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Curvature of Shock Fronts in Shock Tubes
1.(a) R. A. Hartunian, Phys. Fluids 4, 1059 (1961);
1.(b) R. A. Hartunian, Master’s Thesis, Cornell University (1954).
2.J. Daen and P. C. T. De Boer, J. Chem. Phys. 36, 1222 (1962).
3.M. Sichel, Phys. Fluids 5, 1168 (1962).
4.S. C. Lin and W. I. Fyfe, Phys. Fluids 4, 238 (1961).
5.R. E. Duff and J. L. Young, Phys. Fluids 4, 812 (1961).
6.General Theory of High Speed Aerodynamics, edited by W. R. Sears (Princeton University Press, Princeton, New Jersey, 1954).
7.P. C. T. De Boer, Ph.D. Thesis, University of Maryland (1962).
8.E. Jahnke and F. Emde, Tables of Functions (Dover Publications Inc., New York, 1945), 4th Ed.
9.(a) H. Mirels, NACA TN 3401 (1955);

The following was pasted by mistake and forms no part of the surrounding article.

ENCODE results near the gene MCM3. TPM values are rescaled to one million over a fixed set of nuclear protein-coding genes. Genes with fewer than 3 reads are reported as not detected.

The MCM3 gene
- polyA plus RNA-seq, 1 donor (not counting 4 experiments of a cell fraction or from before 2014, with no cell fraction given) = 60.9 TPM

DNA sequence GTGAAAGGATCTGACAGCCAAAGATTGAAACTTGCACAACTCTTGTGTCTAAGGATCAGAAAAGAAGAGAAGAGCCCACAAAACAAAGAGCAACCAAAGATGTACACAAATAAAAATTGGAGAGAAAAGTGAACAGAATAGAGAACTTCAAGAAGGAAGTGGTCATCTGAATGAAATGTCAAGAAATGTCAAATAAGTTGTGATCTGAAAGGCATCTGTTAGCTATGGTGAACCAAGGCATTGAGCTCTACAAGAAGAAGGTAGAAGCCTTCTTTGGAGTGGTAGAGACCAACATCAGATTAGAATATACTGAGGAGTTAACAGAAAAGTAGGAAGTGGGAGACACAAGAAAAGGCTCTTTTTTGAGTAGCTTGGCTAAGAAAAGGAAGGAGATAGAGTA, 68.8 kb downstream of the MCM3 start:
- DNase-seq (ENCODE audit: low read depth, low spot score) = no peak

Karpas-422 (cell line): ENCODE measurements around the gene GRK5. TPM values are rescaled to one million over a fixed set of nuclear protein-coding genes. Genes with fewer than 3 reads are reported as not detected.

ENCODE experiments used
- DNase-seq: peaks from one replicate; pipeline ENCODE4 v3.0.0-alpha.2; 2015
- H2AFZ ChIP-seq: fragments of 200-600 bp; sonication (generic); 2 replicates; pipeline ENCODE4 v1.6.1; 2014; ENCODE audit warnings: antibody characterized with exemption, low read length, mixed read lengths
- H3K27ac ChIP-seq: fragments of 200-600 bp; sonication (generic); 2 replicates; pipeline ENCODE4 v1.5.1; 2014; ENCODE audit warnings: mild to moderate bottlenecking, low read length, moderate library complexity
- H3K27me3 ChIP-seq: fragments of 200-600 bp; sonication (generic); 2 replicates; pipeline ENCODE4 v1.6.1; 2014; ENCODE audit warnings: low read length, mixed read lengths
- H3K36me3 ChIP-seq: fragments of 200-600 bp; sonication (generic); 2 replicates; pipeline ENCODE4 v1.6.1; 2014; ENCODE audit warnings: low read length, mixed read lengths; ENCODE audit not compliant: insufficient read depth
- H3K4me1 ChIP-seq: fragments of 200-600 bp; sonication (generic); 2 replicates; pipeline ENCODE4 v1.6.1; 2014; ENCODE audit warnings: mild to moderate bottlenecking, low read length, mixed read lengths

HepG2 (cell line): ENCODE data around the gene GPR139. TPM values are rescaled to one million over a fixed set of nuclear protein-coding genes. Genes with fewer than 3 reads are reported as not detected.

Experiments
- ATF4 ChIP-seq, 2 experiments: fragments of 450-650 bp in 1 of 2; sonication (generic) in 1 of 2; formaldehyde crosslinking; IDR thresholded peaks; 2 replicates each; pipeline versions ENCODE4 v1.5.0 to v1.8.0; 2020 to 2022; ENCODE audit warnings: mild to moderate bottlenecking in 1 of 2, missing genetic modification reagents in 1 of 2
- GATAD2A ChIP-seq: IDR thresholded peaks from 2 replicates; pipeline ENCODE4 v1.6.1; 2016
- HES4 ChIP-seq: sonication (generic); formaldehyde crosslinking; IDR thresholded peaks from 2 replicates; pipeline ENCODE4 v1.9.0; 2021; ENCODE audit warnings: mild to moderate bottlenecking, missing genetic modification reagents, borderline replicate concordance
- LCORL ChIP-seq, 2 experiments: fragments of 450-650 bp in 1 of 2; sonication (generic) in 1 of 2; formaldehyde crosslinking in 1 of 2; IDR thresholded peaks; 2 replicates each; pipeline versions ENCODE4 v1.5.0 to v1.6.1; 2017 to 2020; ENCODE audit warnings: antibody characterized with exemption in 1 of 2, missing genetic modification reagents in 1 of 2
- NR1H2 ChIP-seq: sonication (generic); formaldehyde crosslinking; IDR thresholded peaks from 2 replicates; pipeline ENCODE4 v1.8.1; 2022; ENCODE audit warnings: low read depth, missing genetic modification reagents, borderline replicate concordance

9.(b) H. Mirels, NACA TN 3712 (1956).
10.The experimental values reported in reference 5 were obtained by drawing a curve of the shock profile through points determined experimentally with circular detectors at 0.5, 0.75, 0.89, and 0.95. The curve did not go through the center of the detectors at and 0.89, and this could be qualitatively explained from the way in which the detectors respond to a symmetric pressure pulse incident at an angle. The present extension of the theory provides a check on the correctness of the shock profile. For example, it is possible to calculate the ratio of the axial displacement at and 0.89, respectively. Using (22) and (23), it is found that Figure 3 of reference 5 gives for this ratio 1.38, which is in very good agreement.
11.R. E. Duff, Phys. Fluids 2, 207 (1959).
12.A. Roshko, Phys. Fluids 3, 835 (1960).
13.W. J. Hooker, Phys. Fluids 4, 1451 (1961).
14.I. I. Glass and J. G. Hall, “Shock Tubes,” Section 18 of Handbook of Supersonic Aerodynamics (U.S. Government Printing Office, Washington, D.C., 1959).
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